medical: usually surgical removal of lacerated, devitalized or contaminated tissue
Today is a Snow Day for most of us in the United States. Temperatures range from 24 degrees F in San Antonio, TX to a balmy 50 degrees F in New York City, NY. Many are without power or experiencing rolling black outs. Pray for those without heat and in some places, water.
I am thankful to be warm. I have been wanting to write on the above title for about nine months. The timing just didn’t seem right. Well, today is the day. Here goes…
Last May, I experienced chronic back ache, pain and irritation for a few weeks. I was packing for an imminent move. The country was pretty much shut down due to coming to terms with how best to manage and mitigate the novel COVID-19 virus: SARS-CoV-2. While I had help from two people on two different days, I pretty much packed myself. It was safer for all concerned to do so.
Meanwhile, my back began aching. Chiropractic adjustments kept me moving through the packing process. Finally, the pain was overwhelming. I thought I had really wrenched my lower back. It was as hard as a rock to the touch. An emergent care facility agreed with my assessment. There I received a prescription for a muscle relaxer. Only those pesky muscles didn’t relax.
Finally, out of desperation, pain is a great motivator, I went to my primary care practioner. Initially, I was treated for a severe itchy rash and low back ache. A week later, I was back at the PCP’s office. This time, there was a Nurse Practioner shadowing him. She noted the red rash had whelps and was oozy. She noted the rash didn’t cross the mid-line of the body. I continued to express how painful, itchy and tender to the touch the affected area was. Her diagnosis? Shingles.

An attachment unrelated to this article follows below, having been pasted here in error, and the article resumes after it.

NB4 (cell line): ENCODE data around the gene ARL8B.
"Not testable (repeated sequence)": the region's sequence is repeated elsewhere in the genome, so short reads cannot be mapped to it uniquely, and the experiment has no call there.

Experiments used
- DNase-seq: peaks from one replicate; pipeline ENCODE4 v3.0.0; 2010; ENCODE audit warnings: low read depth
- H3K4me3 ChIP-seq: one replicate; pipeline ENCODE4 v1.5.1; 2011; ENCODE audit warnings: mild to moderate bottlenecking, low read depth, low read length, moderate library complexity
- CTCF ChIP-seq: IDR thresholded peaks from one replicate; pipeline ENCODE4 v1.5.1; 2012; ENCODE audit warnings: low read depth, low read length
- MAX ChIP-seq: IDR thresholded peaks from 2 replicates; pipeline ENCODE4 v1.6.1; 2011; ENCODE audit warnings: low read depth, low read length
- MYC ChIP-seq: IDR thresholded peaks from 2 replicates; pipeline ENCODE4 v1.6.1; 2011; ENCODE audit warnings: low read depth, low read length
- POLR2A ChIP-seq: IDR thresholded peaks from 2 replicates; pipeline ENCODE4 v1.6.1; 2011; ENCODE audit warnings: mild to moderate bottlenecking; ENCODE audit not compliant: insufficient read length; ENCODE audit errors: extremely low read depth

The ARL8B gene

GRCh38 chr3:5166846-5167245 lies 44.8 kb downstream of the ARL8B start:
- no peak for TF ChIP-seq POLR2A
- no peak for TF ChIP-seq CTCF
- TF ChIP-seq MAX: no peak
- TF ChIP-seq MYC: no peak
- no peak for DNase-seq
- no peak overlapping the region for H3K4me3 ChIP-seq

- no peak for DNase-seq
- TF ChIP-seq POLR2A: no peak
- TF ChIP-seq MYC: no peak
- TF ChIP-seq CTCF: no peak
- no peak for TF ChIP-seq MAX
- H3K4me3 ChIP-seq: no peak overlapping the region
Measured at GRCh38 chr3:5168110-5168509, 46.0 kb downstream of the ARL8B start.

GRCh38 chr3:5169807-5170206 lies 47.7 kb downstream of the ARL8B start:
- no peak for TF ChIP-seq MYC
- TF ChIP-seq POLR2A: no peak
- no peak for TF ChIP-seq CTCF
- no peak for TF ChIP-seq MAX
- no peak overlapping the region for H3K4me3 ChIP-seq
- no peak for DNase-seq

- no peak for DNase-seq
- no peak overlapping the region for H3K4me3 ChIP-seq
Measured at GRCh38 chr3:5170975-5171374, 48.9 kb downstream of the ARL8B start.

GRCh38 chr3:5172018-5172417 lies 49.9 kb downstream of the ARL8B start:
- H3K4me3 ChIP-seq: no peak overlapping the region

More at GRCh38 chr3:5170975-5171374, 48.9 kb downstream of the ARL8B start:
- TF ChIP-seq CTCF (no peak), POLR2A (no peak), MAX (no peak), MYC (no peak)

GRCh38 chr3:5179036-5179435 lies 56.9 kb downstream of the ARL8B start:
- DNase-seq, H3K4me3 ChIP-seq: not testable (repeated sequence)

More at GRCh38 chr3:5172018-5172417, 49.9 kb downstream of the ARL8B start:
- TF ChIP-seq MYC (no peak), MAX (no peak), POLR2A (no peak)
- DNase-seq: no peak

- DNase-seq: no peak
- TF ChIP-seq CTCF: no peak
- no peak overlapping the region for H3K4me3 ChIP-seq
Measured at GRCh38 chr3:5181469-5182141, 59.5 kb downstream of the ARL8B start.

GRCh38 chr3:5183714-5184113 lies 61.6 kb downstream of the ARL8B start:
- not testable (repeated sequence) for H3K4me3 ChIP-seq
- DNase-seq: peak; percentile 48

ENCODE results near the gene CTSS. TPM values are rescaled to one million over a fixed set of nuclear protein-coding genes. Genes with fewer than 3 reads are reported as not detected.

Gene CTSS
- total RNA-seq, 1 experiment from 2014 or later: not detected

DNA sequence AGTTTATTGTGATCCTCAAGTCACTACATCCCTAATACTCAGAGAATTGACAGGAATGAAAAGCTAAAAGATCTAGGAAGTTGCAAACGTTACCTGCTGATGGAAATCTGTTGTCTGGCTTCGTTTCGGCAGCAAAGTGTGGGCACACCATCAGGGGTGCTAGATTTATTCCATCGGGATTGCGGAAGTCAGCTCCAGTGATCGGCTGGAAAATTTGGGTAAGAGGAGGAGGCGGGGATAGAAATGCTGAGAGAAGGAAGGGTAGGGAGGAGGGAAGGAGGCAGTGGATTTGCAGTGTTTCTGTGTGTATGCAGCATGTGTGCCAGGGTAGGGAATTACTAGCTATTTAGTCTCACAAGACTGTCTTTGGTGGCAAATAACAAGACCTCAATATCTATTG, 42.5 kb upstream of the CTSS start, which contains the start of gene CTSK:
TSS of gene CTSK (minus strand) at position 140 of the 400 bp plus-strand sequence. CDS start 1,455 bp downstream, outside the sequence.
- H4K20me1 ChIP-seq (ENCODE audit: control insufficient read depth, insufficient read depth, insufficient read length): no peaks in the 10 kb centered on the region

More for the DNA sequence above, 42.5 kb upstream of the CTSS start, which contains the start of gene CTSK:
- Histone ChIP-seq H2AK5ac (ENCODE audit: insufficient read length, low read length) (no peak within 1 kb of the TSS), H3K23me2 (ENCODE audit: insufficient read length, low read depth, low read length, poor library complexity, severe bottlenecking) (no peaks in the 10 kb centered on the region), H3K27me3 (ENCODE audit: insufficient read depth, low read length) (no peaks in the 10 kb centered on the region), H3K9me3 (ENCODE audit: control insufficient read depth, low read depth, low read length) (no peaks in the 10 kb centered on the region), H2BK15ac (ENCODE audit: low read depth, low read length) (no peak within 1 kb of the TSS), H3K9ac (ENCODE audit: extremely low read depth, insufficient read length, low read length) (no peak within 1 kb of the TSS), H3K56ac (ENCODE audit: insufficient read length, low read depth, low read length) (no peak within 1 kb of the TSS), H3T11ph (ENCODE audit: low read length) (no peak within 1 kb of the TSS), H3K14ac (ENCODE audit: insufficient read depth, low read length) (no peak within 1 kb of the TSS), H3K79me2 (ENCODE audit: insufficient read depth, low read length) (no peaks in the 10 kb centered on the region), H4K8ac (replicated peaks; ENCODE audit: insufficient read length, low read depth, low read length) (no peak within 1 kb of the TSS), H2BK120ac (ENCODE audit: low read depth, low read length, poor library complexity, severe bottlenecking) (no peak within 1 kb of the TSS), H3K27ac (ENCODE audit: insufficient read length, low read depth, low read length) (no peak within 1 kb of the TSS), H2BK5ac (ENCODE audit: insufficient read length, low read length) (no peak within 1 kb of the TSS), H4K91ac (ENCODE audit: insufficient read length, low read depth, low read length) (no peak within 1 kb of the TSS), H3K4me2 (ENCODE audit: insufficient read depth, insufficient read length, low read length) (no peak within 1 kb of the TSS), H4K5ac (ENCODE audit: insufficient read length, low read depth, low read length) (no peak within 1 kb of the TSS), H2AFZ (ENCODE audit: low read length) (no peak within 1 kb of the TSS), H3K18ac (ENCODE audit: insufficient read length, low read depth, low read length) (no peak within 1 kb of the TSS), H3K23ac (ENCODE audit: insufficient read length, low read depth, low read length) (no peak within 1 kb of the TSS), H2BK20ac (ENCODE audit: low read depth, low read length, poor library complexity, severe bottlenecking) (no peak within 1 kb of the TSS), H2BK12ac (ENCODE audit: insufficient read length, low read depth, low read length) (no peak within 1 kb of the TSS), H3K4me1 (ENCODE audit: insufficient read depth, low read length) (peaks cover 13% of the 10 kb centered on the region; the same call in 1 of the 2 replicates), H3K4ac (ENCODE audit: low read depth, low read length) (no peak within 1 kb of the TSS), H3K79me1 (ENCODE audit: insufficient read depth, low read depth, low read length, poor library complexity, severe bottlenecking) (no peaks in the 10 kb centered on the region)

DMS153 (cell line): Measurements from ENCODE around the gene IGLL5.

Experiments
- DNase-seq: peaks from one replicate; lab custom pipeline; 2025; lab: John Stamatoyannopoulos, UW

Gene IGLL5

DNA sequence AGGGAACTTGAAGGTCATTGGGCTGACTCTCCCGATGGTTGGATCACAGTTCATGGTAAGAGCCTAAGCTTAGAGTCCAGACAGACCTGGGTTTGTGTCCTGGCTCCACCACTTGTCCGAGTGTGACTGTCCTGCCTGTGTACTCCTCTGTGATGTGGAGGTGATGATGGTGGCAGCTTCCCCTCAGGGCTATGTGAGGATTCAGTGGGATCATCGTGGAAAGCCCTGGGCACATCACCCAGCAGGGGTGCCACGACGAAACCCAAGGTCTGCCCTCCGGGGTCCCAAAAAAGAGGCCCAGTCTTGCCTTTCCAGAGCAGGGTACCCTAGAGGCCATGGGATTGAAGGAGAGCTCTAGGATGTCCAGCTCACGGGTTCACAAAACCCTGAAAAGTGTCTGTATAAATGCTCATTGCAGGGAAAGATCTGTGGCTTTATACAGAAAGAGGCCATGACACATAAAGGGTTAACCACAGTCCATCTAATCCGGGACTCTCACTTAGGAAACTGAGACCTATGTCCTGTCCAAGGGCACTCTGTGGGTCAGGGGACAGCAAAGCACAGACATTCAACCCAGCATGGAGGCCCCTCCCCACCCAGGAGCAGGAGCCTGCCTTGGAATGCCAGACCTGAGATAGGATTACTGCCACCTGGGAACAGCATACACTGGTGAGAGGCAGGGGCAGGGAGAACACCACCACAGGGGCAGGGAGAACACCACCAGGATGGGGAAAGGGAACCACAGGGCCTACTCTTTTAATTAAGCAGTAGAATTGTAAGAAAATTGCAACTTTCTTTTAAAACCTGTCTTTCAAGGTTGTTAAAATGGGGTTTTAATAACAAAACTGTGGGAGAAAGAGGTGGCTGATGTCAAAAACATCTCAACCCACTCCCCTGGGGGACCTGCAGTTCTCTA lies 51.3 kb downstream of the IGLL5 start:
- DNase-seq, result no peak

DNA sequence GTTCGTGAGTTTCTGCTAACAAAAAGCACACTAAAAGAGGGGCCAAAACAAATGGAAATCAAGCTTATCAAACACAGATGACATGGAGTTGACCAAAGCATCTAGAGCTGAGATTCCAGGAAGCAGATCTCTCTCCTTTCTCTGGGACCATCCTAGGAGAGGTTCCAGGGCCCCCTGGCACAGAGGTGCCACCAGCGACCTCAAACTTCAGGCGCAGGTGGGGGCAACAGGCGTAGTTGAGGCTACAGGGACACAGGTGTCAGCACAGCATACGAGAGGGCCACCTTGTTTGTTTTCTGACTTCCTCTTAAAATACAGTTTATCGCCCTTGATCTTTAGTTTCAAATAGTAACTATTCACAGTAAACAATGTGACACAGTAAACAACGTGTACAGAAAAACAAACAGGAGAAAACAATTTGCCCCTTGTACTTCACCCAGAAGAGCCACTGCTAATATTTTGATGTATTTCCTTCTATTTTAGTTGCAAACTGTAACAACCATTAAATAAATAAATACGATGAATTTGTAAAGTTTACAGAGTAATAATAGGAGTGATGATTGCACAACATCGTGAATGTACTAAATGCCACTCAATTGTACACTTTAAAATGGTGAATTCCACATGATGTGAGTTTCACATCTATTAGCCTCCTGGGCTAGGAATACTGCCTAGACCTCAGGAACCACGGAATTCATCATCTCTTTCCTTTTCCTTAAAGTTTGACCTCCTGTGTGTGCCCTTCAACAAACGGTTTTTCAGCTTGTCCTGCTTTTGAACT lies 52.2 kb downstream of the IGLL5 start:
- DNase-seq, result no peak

If you have ever had them, if feel your pain. If you have not, run don’t walk, to get the vaccine.
I began experiencing dramatic improvement when I was provided with the correct diagnosis and medication. Then, all progress toward healing stopped. Back to the PCP. More medication. Nothing.
Finally, it was determined there was a dead layer of skin over the wound which needed to be removed. The removal of this dead skin would allow for the healthy skin to breathe and therefore, heal. With eyes bulging, I asked if I would be put to sleep during this in-office procedure involving a sharp single blade object attached to a long handle being applied to my wound. No. Numbing spray would be applied. Half joking, I asked if anyone had a hammer I might use to for anesthesia purposes. Sometimes the medical community just doesn’t have a sense of humor. With that little procedure over, the healing process began again…and…halted…again.
Another in-office debridement did the trick. I continued applying Medihoney to the wound. It creates a sticky mess but works wonders.
Question: What are we carrying around that is no longer of use to us? What might be impeding the healing of the healthy tissue lying just below the surface of that is which no longer serving any purpose?
Be encouraged to seek out a friend, trusted advisor or counselor and do the work necessary to remove that which is decaying and therefore, hindering the flourishing of a vibrant and healthy life. Healing is a process and takes time. It is so worth it. You are so worth it!